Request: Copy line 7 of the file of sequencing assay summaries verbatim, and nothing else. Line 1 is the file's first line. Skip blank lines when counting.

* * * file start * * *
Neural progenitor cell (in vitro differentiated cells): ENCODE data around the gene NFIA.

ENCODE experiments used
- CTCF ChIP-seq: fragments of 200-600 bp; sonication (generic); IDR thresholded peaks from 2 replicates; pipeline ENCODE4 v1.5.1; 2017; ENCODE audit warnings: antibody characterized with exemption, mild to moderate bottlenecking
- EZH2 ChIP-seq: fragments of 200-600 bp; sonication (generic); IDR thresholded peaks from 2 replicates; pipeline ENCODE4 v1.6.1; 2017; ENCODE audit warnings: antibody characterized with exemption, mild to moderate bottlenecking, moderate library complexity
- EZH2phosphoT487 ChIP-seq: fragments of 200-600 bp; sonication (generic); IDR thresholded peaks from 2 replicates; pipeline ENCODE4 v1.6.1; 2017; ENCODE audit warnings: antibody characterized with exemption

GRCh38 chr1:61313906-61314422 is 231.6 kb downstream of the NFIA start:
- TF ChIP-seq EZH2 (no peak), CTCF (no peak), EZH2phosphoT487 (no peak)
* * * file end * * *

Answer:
- TF ChIP-seq EZH2 (no peak), CTCF (no peak), EZH2phosphoT487 (no peak)